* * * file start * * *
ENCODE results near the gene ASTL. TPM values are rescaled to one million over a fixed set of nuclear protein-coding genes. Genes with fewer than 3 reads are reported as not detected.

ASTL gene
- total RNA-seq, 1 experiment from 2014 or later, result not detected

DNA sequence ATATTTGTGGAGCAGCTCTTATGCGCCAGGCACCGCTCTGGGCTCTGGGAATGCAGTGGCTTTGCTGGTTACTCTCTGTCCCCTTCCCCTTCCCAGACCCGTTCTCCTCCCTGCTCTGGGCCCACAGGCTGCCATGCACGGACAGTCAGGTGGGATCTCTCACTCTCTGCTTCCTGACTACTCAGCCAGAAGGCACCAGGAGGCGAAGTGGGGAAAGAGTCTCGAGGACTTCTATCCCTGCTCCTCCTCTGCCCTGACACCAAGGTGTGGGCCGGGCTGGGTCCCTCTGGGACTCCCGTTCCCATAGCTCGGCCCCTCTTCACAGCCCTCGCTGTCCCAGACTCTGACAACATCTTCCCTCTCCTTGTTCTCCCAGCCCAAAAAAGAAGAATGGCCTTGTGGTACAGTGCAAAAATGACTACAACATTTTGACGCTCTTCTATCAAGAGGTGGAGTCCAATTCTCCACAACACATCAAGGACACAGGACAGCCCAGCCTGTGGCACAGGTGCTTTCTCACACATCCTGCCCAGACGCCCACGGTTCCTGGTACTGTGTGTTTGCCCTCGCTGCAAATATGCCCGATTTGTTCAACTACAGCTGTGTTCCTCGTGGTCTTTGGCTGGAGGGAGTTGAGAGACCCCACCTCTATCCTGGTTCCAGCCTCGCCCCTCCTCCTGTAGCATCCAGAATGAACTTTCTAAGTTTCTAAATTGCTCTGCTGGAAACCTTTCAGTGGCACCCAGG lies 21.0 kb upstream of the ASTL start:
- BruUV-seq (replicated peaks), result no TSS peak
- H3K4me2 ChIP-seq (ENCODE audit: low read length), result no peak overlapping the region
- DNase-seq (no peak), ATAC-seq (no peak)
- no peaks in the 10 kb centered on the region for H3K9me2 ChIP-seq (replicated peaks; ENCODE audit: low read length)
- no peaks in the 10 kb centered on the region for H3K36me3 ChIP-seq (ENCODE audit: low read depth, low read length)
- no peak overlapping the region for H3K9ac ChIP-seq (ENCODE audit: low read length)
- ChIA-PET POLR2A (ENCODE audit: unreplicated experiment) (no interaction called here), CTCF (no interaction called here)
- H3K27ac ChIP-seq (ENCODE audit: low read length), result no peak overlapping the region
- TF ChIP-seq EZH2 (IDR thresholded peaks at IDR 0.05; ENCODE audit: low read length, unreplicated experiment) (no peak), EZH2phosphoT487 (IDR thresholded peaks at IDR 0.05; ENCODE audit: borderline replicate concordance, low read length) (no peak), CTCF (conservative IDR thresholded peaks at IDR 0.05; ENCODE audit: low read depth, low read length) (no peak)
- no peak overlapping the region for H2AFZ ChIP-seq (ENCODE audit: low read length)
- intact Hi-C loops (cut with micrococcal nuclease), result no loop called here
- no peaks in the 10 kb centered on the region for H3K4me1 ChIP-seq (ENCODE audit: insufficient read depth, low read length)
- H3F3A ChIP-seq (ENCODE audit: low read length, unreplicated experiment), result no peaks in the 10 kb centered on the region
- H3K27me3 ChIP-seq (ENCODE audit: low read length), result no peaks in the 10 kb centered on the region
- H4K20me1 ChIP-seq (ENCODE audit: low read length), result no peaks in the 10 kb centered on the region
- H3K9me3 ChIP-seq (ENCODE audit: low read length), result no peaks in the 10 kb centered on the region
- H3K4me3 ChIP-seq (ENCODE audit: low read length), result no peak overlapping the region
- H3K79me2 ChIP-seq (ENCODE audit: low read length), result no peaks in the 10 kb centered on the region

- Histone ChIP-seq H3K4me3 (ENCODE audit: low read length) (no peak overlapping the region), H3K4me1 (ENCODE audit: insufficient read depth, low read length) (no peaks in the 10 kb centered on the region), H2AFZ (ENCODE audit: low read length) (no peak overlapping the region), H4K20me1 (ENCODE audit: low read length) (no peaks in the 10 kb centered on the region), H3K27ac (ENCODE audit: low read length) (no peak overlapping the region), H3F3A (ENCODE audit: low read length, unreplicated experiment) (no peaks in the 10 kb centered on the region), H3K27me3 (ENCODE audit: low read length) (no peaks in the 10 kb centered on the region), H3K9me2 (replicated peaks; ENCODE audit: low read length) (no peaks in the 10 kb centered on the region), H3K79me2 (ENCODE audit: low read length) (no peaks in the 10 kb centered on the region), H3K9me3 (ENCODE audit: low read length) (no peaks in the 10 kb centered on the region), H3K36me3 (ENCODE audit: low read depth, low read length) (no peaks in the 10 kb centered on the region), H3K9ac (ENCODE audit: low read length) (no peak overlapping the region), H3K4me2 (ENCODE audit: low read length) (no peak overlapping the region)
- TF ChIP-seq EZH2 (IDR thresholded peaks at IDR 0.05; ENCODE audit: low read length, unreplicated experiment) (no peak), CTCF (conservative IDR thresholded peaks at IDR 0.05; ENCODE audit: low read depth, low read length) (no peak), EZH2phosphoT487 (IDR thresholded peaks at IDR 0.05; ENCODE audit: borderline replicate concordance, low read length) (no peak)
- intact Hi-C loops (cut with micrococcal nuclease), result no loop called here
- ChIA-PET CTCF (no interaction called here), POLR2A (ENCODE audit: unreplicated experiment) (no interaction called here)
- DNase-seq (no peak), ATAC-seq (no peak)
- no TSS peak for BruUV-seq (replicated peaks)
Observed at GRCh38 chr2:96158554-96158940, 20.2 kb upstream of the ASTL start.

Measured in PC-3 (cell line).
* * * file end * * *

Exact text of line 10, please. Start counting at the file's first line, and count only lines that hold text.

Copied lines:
- no peak overlapping the region for H3K9ac ChIP-seq (ENCODE audit: low read length)